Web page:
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Question on Recommendations

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Question on Recommendations [#permalink] New post 16 Jul 2013, 15:05
Hello,

So I am just getting started on my b-school search and I'm trying to nail down who should write my recommendations. I switched jobs (and companies) about 4 months ago and want to apply early fall for most schools to be considered for scholarships. I was thinking of having my previous manager from my old employer write one of my recommendations, as I've worked closely with him for nearly 3 years and he knows me very well.

The question is - do I get another business partner/client from my old employer to write my second recommendation? Or do I use my new manager at my new company? By the time I ask him and he writes it, he'll have worked with me for 6 months. I feel having my current manager write a rec will show that I didn't switch employers, completely screw up, and now I'm desperately trying to get out and go to school; but I know after only working with me for 6 months, my current manager won't know a lot of detail about me.

Any thoughts or suggestions would be much appreciated!
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Re: Question on Recommendations [#permalink] New post 16 Jul 2013, 22:03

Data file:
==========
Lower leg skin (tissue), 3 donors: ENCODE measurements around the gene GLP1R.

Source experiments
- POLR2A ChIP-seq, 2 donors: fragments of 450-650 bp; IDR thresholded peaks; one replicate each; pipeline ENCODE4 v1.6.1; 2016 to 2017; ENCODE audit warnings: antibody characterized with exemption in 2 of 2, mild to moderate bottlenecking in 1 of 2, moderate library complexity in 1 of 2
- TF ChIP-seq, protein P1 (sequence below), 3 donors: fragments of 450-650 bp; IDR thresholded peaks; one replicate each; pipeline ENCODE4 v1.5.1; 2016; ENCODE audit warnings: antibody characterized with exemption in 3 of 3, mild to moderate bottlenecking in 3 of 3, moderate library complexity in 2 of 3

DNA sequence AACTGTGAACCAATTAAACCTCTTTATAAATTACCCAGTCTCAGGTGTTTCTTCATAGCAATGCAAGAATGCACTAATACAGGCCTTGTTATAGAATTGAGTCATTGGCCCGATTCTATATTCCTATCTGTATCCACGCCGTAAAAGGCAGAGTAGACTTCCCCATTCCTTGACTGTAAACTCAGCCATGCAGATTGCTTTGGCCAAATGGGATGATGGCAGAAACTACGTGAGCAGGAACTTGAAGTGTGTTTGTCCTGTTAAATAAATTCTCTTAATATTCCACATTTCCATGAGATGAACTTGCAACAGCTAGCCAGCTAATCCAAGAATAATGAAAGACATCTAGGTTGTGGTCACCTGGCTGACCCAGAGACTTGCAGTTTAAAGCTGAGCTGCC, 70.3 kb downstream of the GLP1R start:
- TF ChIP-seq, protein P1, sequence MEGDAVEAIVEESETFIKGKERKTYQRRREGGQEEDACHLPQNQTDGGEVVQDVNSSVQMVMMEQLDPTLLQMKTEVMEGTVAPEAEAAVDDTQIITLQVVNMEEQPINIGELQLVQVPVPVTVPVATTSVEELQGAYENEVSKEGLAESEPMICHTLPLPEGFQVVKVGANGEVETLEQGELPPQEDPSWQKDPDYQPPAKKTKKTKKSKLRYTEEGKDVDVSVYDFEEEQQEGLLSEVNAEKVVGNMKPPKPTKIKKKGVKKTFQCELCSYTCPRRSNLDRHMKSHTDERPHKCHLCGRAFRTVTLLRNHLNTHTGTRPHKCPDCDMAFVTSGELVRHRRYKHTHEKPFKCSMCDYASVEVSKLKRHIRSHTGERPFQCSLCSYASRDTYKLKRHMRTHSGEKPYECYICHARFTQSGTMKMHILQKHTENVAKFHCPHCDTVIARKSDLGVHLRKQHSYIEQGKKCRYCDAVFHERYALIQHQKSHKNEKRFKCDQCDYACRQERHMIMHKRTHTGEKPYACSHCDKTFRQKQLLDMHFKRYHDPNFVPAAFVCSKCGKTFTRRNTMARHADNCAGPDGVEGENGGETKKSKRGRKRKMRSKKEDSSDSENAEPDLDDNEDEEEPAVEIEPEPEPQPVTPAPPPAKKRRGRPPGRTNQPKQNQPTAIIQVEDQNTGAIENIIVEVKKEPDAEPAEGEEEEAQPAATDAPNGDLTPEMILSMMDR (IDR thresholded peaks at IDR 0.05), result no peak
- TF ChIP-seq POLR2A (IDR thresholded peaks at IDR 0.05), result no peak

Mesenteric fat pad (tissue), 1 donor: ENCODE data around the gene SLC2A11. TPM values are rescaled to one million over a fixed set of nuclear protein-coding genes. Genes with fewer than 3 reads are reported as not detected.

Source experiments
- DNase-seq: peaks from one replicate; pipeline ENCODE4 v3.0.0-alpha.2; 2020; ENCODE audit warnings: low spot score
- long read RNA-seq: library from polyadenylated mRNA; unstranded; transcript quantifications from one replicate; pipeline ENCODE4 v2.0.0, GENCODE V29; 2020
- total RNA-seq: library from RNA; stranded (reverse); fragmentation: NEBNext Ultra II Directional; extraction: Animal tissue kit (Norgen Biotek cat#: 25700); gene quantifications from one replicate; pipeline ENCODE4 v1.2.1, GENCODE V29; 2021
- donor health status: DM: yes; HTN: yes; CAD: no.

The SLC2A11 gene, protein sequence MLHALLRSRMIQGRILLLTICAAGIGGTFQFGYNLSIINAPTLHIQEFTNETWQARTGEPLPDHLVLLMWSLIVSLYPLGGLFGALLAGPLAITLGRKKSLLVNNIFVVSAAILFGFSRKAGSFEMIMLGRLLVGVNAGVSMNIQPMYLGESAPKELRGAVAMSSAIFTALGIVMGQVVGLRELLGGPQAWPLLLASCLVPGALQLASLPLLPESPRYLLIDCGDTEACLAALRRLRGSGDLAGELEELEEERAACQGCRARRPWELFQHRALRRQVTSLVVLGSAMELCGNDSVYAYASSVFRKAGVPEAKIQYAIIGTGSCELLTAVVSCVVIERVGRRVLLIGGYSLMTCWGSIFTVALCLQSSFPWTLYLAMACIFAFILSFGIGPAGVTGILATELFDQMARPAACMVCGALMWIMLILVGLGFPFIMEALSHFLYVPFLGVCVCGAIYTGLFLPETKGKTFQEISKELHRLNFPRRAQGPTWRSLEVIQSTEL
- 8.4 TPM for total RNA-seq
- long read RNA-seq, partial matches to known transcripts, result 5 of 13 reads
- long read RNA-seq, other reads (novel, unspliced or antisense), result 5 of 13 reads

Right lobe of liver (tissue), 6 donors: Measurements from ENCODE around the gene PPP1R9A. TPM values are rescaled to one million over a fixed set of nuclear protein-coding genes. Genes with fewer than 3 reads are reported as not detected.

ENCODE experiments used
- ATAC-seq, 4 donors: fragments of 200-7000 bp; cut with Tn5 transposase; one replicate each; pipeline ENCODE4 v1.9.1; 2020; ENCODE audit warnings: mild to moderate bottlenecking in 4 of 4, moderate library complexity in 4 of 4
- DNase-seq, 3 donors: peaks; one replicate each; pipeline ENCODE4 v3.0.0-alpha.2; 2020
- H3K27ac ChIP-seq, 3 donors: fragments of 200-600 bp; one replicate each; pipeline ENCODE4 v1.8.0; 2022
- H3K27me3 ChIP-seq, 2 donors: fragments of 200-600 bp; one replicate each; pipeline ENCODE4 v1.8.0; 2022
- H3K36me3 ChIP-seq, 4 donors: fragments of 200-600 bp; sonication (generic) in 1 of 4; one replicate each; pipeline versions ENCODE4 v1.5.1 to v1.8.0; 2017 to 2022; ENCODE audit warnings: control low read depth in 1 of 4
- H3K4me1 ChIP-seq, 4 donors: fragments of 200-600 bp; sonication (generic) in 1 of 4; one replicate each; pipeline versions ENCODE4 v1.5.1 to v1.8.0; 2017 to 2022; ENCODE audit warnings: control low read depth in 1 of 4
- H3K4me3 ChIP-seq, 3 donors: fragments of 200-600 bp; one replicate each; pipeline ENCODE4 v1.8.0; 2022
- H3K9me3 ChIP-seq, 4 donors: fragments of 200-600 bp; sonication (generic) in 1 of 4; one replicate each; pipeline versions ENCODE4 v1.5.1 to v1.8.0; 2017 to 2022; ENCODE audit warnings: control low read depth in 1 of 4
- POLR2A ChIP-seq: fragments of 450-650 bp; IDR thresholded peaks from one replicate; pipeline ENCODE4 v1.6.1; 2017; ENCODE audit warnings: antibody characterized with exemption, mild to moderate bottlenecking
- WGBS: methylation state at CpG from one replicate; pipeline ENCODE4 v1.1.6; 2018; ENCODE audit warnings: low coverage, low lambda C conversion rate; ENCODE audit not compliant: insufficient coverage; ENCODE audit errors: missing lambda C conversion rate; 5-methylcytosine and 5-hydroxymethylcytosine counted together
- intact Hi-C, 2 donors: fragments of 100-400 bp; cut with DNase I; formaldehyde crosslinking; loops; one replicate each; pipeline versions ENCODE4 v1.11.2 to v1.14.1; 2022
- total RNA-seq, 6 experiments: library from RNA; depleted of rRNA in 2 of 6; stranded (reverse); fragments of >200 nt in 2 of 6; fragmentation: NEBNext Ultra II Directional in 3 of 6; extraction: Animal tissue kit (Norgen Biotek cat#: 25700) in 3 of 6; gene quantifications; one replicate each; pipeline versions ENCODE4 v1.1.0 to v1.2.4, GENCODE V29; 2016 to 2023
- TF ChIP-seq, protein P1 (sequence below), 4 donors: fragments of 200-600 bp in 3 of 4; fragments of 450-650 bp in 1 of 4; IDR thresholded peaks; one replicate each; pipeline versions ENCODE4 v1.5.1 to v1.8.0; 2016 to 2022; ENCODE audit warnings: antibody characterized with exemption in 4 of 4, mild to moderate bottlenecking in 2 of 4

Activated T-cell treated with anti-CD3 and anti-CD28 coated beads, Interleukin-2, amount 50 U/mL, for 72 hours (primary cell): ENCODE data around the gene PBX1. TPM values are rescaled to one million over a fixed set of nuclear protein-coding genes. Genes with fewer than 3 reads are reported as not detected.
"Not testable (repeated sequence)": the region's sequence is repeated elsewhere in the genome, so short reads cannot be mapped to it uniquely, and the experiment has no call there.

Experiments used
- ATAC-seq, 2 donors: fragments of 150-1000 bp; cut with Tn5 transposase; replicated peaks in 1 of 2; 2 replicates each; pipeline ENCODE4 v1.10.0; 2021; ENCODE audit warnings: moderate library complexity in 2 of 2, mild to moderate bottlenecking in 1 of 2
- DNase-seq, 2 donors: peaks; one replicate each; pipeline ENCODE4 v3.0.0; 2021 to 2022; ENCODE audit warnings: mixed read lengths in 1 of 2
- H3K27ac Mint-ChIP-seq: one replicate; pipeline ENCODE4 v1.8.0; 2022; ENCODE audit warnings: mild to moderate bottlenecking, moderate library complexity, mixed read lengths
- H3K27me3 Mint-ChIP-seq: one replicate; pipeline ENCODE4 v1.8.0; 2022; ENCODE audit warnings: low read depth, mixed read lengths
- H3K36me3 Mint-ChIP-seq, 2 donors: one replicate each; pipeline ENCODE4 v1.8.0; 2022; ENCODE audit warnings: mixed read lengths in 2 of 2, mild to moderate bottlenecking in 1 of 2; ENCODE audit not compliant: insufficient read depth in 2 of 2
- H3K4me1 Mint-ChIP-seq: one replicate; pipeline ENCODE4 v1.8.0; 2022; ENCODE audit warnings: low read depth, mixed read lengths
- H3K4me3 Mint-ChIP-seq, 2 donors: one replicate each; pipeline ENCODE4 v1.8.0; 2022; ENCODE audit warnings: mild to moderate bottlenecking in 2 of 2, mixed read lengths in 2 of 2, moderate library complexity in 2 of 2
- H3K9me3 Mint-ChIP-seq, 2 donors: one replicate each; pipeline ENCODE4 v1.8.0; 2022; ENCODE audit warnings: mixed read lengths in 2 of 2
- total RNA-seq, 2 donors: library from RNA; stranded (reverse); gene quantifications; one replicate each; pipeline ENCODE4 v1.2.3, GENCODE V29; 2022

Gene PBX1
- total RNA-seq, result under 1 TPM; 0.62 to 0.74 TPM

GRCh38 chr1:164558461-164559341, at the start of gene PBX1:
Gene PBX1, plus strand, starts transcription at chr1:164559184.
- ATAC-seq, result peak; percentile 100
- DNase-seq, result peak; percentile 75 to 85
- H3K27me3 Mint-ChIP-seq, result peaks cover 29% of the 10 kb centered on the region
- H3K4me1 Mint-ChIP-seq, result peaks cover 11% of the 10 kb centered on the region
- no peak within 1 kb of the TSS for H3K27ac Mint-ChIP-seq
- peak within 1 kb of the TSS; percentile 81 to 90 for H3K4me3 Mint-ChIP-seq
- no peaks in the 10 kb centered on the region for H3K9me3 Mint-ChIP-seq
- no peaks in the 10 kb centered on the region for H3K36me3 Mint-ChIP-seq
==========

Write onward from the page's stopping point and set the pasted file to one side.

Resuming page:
gem0109 wrote:
I feel having my current manager write a rec will show that I didn't switch employers, completely screw up, and now I'm desperately trying to get out and go to school


Without knowing more about your situation, I'd say this is a strong enough reason to go with your current employer. Plus, schools will want the most recent picture of your professional performance. One exception would be if you have two REALLY strong recommenders in your recent past, aka past 3-4 years.

gem0109 wrote:
but I know after only working with me for 6 months, my current manager won't know a lot of detail about me.


I've only worked with my current boss since March (applying round 1, so about 5 months experience), and I'm using another recommender who I've worked with for 4 months for some of my schools. However, I'm very close with both of them, so I'm not concerned about the short lengths of time. Again, I don't know what your case is, but I'd reach out to your boss now and explain the b-school application and recommendation process thoroughly (like a 20-30 minute sitdown) that'll also go over your goals, what he/she thinks of your strengths, weaknesses, etc. If you periodically talk to them about this, they'll make mental notes for your recommendations in a few months. Don't kiss ass or try too hard, just make yourself visible and available.
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Re: Question on Recommendations [#permalink] New post 17 Jul 2013, 06:29
Expert's post
Hey there,

I think the rule of thumb to always default to is "who knows you best". Are you close with your new boss? Will he be able to provide a compelling recommendation steeped in details and examples? Keep in mind, part of that comes down your ability to prepare him to do so.

As for showing the adcoms you didn't screw up at your new job, that isn't a thing. Don't worry about that. However, most ask for at least one recommendation to come from a current supervisor. So if they ask that and you have no good reason to not use him, then you'll have to. However, you're in a new position - how do you think your boss will react to you asking for a recommendation to leave in less than a year? Keep that in mind!

Bhavik
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Re: Question on Recommendations [#permalink] New post 17 Jul 2013, 17:04
Thanks guys.

CriticalSquareMBA wrote: